Lucy and Ethel working at the chocolate factory in "Job Switching" courtesy https://incrediblevanishingpaperweight.wordpress.com/2013/11/14/lucy-and-the-chocolate-factory/.
From 1951 to 1957, Lucy came into America's living rooms in unforgettable scenes: Lucy and Ethel wrapping chocolates at the factory in "Job Switching"; Lucy getting over-medicated in a commercial for "Vitameatavegamin"; Lucy and Ethel baking bread pioneer style and being driven out of the kitchen by too much yeast in "Pioneer Women".
Ricky serenading Lucy in "Lucy is Enceinte" courtesy https://www.buzzfeed.com/ashleyperez/24-interesting-tidbits-you-may-not-have-known-about-i-love-l?utm_term=.vkbjeyDAb#.sn57BGejw.
How about Ricky serenading Lucy with "You're Having My Baby" in "Lucy is Enceinte"; Ricky, Ethel and Fred rehearsing for when Lucy goes into labour and all chaos breaking lose when she actually does in "Lucy Goes to the Hospital"; and the iconic grape stamping session in "Lucy's Italian Movie".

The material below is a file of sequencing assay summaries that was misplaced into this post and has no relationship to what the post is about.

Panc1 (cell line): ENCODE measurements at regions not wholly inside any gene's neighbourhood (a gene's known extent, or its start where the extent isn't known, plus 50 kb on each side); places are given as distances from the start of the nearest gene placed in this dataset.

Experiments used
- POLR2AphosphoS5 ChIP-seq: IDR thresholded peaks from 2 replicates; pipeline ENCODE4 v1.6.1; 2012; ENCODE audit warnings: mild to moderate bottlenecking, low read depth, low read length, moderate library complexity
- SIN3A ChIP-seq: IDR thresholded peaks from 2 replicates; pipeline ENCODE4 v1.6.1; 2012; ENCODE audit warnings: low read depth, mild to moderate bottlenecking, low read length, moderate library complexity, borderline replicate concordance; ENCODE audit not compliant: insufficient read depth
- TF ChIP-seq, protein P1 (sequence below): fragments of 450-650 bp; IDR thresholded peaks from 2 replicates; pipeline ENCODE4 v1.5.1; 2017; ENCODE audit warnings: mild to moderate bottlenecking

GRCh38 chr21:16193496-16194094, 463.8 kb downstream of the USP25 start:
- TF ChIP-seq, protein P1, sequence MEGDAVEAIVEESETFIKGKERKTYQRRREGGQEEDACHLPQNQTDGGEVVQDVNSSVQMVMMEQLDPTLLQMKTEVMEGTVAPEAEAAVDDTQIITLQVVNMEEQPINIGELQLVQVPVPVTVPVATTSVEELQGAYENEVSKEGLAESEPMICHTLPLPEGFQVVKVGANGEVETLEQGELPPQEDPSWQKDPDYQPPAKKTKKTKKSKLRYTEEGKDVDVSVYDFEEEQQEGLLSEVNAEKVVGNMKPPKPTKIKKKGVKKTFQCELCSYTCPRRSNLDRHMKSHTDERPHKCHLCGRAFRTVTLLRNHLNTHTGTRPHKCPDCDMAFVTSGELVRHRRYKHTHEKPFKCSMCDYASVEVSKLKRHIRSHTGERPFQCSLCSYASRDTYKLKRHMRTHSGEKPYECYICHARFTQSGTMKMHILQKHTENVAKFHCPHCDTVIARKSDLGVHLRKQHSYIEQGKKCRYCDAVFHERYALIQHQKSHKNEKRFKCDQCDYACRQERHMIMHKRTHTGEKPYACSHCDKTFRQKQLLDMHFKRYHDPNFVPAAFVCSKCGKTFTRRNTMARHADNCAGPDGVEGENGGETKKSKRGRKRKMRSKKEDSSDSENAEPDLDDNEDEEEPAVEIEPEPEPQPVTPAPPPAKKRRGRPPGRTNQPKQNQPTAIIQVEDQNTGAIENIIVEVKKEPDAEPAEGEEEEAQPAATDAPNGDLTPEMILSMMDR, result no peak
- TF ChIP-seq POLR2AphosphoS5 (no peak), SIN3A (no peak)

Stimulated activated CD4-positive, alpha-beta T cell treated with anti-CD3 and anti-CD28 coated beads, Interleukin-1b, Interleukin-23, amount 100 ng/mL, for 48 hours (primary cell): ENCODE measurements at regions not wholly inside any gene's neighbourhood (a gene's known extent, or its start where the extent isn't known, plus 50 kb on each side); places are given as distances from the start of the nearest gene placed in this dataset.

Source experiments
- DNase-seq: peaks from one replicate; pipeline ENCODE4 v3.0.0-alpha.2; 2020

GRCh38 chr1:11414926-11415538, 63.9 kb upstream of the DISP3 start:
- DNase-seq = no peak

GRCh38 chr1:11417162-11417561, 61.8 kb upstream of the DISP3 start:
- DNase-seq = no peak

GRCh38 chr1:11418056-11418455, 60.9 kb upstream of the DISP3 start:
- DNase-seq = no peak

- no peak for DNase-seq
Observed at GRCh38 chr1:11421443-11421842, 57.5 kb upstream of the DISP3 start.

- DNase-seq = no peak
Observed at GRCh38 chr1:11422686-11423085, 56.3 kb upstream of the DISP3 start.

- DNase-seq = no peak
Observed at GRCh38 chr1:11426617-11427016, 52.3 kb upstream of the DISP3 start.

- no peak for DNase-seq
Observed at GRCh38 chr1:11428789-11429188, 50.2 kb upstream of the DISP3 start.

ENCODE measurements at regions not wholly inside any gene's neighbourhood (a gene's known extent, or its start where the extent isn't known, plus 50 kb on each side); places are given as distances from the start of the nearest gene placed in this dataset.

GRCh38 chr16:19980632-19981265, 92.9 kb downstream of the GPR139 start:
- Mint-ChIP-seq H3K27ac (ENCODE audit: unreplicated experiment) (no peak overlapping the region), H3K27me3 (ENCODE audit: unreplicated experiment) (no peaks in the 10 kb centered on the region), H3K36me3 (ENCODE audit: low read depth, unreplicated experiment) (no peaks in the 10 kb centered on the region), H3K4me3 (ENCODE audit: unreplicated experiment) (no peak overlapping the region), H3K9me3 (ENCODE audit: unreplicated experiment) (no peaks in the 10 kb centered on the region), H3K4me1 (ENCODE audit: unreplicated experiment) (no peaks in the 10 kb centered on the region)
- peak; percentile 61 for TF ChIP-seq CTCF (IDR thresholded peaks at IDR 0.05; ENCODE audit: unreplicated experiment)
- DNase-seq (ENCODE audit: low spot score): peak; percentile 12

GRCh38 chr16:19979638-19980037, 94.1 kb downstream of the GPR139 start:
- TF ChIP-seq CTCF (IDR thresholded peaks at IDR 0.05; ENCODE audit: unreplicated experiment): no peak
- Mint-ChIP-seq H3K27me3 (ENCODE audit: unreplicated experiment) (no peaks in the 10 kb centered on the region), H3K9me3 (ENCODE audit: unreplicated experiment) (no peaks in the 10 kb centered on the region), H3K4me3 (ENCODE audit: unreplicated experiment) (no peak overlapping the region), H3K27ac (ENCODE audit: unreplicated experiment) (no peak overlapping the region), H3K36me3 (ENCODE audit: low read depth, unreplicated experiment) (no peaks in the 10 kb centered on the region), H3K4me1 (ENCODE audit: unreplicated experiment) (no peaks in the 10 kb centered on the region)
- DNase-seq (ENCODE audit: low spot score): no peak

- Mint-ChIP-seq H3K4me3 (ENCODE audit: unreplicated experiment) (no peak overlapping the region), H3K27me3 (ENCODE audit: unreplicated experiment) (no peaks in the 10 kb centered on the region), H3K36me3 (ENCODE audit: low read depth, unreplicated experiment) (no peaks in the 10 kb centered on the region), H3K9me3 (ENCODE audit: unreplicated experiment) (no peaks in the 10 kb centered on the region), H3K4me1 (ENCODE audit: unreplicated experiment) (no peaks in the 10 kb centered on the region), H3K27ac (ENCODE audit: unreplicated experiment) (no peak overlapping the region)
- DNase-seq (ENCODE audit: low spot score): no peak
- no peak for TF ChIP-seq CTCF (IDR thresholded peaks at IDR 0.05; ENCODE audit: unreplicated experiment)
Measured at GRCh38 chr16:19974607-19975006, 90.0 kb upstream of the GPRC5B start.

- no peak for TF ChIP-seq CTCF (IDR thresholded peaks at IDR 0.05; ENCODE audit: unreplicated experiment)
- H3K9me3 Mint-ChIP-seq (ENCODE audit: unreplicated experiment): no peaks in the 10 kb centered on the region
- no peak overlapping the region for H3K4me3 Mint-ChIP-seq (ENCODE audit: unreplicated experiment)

Lucy's grape stomping scene in "Lucy's Italian Movie" courtesy https://www.buzzfeed.com/ashleyperez/24-interesting-tidbits-you-may-not-have-known-about-i-love-l?utm_term=.rn3kdEPZl#.vobgkVYrm.
"I Love Lucy" boasted a number of firsts. It was the first television show to be shot on 35 mm film before a studio audience, won five Emmy Awards. It was the most watched show in four of its six seasons. It was the first show to feature a real husband and wife team. It was also one of the first to write a real life pregnancy into the script, an episode which drew an audience of 44 million, as opposed to the 29 million who watched President Eisenhower's inauguration the day before. "I Love Lucy" was the first series to end its run at the top of the Neilsen ratings. Lucille Ball was the first person to grace the cover of TV Guide, the first of 39 such covers.